Citywire printed articles sponsored by:
View the article online at http://citywire.co.uk/wealth-manager/article/a705317
Colin McLean: how companies manipulate our search for silver linings
by Colin McLean on Oct 02, 2013 at 12:06
Company reporting is changing, with new regulations coming in from 30 September.
The aim is for a simpler, clearer and more focused presentation. Investors should also get a strategic report instead of the current business review. But, are these new rules on narrative reporting too little, too late?
Recent reporting from a number of large companies suggests that they are adept at guiding analysts and investors, playing on the human weakness for good news stories. Analysts’ biases to optimism and herding are also evident. So how can investors best prepare themselves?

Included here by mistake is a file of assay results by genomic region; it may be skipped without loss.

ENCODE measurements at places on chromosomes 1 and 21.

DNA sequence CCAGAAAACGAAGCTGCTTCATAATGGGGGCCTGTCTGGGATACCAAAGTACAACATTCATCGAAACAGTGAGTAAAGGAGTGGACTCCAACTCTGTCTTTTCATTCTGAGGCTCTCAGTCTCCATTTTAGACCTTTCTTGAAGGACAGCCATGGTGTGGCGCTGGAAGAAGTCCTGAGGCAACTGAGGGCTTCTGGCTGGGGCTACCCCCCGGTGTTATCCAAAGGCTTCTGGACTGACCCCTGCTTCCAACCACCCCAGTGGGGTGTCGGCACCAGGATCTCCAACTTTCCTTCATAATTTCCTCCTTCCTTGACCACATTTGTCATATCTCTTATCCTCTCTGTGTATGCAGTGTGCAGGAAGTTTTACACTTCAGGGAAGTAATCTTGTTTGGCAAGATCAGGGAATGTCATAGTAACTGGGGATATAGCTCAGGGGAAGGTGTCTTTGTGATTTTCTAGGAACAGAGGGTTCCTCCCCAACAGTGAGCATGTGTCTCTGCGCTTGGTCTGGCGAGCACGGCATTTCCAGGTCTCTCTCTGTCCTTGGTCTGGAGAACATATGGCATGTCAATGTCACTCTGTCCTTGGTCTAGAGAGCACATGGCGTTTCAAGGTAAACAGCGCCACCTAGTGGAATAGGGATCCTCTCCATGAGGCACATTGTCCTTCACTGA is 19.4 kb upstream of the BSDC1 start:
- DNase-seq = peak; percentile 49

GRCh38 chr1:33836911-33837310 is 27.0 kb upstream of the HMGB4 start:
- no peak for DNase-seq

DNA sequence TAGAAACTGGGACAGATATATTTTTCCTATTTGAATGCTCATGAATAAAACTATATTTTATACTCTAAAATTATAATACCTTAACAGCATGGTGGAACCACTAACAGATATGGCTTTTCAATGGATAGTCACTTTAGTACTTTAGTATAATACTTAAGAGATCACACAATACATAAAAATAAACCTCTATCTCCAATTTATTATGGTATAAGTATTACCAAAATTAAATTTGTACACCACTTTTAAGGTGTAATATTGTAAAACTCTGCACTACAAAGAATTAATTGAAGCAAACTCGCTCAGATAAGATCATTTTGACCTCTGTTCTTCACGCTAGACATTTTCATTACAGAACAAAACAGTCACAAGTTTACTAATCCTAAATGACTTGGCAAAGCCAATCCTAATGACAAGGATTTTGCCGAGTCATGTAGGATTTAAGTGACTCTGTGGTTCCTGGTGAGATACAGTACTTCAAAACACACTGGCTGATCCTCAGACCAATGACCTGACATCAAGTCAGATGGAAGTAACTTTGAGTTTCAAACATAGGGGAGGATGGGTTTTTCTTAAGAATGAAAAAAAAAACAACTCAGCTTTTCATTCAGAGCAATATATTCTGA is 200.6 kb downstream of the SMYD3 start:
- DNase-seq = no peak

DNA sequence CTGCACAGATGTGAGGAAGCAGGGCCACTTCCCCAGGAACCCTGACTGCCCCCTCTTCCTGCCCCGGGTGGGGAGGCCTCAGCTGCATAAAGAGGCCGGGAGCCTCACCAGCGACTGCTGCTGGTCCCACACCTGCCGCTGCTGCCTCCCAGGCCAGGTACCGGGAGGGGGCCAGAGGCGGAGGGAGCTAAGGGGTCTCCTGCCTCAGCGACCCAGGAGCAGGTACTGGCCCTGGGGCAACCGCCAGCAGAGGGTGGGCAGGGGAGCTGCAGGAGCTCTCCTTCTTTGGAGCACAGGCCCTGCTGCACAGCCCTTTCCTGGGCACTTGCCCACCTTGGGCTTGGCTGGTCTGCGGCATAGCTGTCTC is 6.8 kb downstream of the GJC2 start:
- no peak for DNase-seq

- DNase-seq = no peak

Analyst optimism has been well researched and documented. Over 25 years, consensus forecasts for S&P 500 earnings have over-estimated in all but two years – those happening just after severe recessions.
The major investment banks have tended to make market forecasts largely based on anchoring to the start of the year position, adding a set percentage.
But what has been less well documented is the herding pattern, where forecasts bunch closely together.
In July, Apple reported its iPhone unit sales for the previous quarter, with the number being well outside the range of all 30 analysts.
This key metric is a subject of detailed analysis, involving channel checks and other supplier analysis, so it was a particularly embarrassing outcome.
Facebook also managed to catch analysts off-guard, gaining over 70% in the two months following its July results, which beat all analysts’ forecasts. These are widely researched companies, yet herding predominates, with suggestions that company guidance encourages this.
News sponsored by: